As Brazil's Batista falters, Rio dream does too

Reuters

By Paulo Prada

RIO DE JANEIRO, Oct 20 (Reuters) - Investors who bet on EikeBatista have lost billions over the past year as the Brazilian'sephemeral business empire imploded.

But they haven't been the only losers - the onetime Amazongold trader and former speedboat racer's hometown of Rio deJaneiro has also been shaken by his rapid decline.

Beginning in 2006, Batista floated a series of mining,energy and shipping companies through share offers that by 2012made him the world's seventh richest man, valued by Forbesmagazine at $30 billion. All the companies' names, includingthat of his EBX conglomerate, ended in X, a letter he saidsymbolized the multiplication of wealth.

With the same verve he used to woo investors, Batista alsobecame the biggest booster of a hoped-for revival in Rio, theverdant, seaside metropolis whose glorious past as Brazil'scapital and cultural center had in recent decades given way tocrime, violence and the unfettered sprawl of slums.

At his peak, Eike, as the 56-year-old is known locally,bankrolled the campaign that lured the 2016 Olympics to Rio. Hepaid for police vehicles in poor neighborhoods and partiallydecontaminated a popular local lagoon.

He bought a landmark waterfront hotel and nearby marina andvowed to make natives of rival São Paulo, the country's businesscapital, "die with envy." Along with some progress by localofficials against crime, litter and other urban blight,Batista's efforts helped fuel a sense that a rebound was indeedunderway, at least in wealthier parts of town.

"I don't know where we would be without him," says RosaCelia Barbosa, a Rio cardiologist who received a 30 million real($13.9 million) donation from Batista in 2011 for a charityhospital for children. After struggling for more than a decadewith funding, she finally had enough to pay for finalconstruction and equipment costs.

But now, as creditors pick over what's left of Batista'sholdings, his dream for Rio is all but bankrupt.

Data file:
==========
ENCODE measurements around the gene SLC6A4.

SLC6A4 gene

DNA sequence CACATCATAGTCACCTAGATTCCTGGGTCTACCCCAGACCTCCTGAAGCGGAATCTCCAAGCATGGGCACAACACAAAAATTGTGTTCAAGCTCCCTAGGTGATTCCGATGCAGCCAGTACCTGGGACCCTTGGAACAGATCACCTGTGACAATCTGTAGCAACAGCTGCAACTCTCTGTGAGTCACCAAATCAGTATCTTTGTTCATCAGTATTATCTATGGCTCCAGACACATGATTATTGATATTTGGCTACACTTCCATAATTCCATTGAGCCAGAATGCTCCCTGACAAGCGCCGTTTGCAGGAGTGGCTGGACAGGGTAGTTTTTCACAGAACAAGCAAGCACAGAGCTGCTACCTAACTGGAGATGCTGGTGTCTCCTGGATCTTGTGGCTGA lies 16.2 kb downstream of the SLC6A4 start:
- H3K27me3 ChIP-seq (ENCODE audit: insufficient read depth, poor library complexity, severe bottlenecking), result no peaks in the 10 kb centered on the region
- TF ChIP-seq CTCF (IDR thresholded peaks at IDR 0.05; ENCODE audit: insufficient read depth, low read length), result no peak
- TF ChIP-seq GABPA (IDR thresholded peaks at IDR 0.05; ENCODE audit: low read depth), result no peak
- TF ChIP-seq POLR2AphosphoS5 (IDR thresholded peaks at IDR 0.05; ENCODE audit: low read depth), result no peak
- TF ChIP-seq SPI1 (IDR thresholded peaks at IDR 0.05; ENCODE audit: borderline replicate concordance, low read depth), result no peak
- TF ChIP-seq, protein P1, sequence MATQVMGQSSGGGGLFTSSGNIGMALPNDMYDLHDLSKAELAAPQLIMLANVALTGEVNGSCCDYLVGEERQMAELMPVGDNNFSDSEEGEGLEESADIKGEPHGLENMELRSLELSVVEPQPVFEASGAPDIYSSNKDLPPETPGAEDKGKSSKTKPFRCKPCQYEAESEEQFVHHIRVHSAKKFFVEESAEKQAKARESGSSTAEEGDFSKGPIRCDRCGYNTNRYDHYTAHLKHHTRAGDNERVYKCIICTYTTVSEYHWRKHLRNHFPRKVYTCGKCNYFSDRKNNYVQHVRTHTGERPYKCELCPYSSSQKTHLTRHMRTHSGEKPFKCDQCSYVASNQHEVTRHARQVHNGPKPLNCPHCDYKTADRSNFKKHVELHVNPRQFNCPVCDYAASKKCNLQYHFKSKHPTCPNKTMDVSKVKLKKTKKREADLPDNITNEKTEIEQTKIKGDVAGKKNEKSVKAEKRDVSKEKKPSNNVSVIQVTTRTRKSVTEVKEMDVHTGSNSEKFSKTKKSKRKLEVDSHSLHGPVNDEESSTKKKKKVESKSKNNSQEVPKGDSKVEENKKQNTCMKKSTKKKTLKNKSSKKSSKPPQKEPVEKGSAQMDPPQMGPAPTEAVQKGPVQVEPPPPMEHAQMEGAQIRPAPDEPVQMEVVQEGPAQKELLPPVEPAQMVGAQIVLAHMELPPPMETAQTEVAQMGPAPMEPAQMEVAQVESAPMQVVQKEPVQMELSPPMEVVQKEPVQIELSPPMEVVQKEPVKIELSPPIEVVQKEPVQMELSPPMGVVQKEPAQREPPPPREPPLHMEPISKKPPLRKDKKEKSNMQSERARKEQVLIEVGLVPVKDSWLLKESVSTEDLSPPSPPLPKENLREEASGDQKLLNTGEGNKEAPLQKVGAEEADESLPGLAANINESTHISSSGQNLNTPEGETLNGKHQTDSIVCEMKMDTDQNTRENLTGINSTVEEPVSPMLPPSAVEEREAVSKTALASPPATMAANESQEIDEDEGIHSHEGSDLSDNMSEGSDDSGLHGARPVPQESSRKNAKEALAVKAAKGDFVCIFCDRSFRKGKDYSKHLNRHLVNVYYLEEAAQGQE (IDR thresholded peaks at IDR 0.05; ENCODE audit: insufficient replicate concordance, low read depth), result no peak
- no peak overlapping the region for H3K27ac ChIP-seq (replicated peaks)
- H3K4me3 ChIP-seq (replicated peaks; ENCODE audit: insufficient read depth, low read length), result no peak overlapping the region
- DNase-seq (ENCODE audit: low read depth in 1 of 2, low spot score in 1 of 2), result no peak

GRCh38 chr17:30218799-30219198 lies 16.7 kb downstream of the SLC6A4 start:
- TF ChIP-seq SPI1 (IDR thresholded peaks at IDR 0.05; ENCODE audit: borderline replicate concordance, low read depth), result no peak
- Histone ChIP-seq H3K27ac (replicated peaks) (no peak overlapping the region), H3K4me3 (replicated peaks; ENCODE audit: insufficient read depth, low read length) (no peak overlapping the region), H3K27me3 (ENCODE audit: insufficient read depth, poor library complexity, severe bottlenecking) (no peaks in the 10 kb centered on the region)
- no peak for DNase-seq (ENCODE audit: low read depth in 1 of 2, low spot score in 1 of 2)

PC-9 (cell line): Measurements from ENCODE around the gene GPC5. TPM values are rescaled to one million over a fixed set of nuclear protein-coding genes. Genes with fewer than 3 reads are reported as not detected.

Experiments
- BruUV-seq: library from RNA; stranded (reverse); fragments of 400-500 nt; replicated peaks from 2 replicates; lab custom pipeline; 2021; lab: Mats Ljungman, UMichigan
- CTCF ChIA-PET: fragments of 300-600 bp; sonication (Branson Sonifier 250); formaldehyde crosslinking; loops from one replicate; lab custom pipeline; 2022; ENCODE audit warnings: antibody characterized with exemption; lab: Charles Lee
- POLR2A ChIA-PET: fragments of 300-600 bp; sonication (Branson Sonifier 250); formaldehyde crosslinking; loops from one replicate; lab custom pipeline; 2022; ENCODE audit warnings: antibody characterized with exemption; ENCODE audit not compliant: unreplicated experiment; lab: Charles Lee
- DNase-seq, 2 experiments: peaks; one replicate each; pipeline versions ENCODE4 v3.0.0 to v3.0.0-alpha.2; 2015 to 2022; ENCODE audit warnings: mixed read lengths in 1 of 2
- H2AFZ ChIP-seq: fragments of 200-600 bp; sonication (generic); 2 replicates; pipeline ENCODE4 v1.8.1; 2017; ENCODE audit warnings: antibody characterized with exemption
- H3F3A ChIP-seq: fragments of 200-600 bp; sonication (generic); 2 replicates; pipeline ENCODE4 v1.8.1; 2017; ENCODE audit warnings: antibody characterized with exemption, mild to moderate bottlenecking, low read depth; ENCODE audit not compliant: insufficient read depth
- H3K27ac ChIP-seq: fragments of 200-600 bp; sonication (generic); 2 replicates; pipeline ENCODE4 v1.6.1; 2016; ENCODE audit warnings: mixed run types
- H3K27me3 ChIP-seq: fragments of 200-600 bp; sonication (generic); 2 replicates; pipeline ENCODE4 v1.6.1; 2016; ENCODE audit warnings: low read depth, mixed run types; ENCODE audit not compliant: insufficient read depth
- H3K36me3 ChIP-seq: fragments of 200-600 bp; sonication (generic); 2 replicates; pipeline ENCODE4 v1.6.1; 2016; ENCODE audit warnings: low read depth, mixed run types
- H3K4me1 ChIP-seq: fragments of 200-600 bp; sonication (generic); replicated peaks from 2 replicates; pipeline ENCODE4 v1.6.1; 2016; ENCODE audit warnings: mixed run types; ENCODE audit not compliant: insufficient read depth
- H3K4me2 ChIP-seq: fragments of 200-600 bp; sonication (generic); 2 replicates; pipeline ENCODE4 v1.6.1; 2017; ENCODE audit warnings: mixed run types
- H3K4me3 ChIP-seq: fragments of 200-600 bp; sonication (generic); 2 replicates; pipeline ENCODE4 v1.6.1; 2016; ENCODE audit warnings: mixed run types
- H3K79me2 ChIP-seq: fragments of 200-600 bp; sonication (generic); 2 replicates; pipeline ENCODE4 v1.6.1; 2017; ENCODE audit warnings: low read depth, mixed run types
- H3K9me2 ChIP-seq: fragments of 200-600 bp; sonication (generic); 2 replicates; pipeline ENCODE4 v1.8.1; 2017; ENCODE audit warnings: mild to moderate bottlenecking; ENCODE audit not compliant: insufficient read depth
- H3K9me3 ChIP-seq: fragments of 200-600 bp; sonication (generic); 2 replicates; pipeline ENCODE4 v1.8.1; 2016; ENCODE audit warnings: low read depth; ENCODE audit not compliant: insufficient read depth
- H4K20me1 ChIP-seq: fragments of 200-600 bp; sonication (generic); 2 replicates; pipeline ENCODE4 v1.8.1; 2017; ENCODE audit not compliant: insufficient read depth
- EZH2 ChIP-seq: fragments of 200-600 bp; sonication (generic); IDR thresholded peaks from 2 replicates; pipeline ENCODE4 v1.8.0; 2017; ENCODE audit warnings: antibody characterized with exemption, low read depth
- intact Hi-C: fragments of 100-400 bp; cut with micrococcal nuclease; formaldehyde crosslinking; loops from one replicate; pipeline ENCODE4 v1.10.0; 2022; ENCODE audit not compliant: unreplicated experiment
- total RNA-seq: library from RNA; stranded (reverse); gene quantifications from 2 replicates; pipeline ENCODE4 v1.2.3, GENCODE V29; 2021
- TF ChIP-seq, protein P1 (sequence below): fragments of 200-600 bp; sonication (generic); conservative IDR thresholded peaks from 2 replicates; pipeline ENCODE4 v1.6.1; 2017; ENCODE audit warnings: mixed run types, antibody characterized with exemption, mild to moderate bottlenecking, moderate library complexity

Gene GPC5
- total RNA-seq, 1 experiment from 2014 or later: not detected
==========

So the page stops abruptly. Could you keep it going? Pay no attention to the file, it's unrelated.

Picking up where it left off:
His star is burning out just as the city readies for theOlympics and next year's World Cup soccer tournament, two eventshe hoped would showcase his role as Rio's self-styledbenefactor.

"People here believed in this patron, this tycoon who wouldfinance a transformation that not even the government could,"says Fernando Gabeira, a former national Congressman and mayoraland gubernatorial candidate. "He meant well, but reality tookover."

Batista, through a spokeswoman, declined to comment on hisderailed Rio plans.

It's too early to say what the ultimate economic toll ofBatista's downfall might be on Rio's economy.

As headquarters for a group that attracted tens of billionsof reais through stock offerings and credit, there is theunknown cost of what might have been had his vision worked out.

But most of the companies were still new, didn't make moneyand didn't represent significant sources of tax revenue.Employees and suppliers still hope that the ventures, some ofthem under new ownership, might still prove profitable. And theinvestors who lost money were not concentrated in Rio.

Some of the impact, though, is already apparent in a citywhere his can-do spirit, while it worked, manifested itself allover town.

The logos of Batista's various companies, once emblazonedeverywhere from beachside volleyball nets to scaffoldings inRio's run-down center, have vanished almost as quickly as theyappeared. And gone with them is the largesse.

Consider the 351 vehicles he donated to police forces nowdeployed in Rio's favelas, notorious shantytowns long dominatedby drug gangs. The pickups, vans and motorcycles were part of amulti-year partnership Batista struck with the state governmentto contribute 20 million reais annually, starting in 2010, to anongoing effort to "pacify" the slums.

In August, though, he pulled the plug on the partnership.

Now, many of the vehicles sit unused and in disrepairbecause the state had not included them in an insurance contractthat covers the rest of its fleet. A September report by Extra,a Rio newspaper, revealed that some police officers, many ofwhom are paid little more than the minimum wage, have beenfooting the bills for repairs.

A spokesman for the state government said it is working toremedy the problem and that the donation, while welcome, was asmall part of a total budget of more than 3 billion reais forthe "pacification units," as the slum patrols are known. Assuch, the spokesman added, no crime or other securityconsequences are expected because of the ruptured agreement.

SUGAR DADDY